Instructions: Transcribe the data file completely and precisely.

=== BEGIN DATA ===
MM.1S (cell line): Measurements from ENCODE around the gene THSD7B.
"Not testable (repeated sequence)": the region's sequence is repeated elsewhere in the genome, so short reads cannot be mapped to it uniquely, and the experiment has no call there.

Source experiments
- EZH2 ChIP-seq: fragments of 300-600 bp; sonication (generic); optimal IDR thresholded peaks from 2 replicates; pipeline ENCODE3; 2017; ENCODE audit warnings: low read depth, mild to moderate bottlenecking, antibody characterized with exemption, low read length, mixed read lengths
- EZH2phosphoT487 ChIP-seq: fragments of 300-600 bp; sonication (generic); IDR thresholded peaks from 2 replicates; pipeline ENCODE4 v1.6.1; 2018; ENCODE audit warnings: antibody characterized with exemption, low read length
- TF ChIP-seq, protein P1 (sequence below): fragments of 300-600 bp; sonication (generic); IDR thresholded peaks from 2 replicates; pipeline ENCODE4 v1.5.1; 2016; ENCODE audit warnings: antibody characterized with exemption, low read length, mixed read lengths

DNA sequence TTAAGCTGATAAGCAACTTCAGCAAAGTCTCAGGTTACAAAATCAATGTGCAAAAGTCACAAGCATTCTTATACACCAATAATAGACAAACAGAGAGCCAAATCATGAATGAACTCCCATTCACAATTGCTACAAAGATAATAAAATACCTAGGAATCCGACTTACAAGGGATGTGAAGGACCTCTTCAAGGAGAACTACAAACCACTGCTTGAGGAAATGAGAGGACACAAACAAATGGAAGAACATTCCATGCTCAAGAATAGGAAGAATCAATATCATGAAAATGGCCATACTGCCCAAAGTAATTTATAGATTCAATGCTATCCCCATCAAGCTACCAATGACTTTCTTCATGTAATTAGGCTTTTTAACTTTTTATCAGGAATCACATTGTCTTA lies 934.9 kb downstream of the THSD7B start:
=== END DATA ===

MM.1S (cell line): Measurements from ENCODE around the gene THSD7B.
"Not testable (repeated sequence)": the region's sequence is repeated elsewhere in the genome, so short reads cannot be mapped to it uniquely, and the experiment has no call there.

Source experiments
- EZH2 ChIP-seq: fragments of 300-600 bp; sonication (generic); optimal IDR thresholded peaks from 2 replicates; pipeline ENCODE3; 2017; ENCODE audit warnings: low read depth, mild to moderate bottlenecking, antibody characterized with exemption, low read length, mixed read lengths
- EZH2phosphoT487 ChIP-seq: fragments of 300-600 bp; sonication (generic); IDR thresholded peaks from 2 replicates; pipeline ENCODE4 v1.6.1; 2018; ENCODE audit warnings: antibody characterized with exemption, low read length
- TF ChIP-seq, protein P1 (sequence below): fragments of 300-600 bp; sonication (generic); IDR thresholded peaks from 2 replicates; pipeline ENCODE4 v1.5.1; 2016; ENCODE audit warnings: antibody characterized with exemption, low read length, mixed read lengths

DNA sequence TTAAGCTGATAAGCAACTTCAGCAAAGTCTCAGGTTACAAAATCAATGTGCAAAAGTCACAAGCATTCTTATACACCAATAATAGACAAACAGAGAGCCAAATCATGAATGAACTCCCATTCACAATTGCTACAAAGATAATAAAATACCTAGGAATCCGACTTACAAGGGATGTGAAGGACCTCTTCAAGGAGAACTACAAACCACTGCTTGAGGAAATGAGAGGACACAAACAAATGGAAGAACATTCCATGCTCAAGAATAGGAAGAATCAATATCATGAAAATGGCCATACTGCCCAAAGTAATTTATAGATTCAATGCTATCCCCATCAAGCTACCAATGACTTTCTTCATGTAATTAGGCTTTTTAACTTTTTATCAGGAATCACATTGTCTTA lies 934.9 kb downstream of the THSD7B start: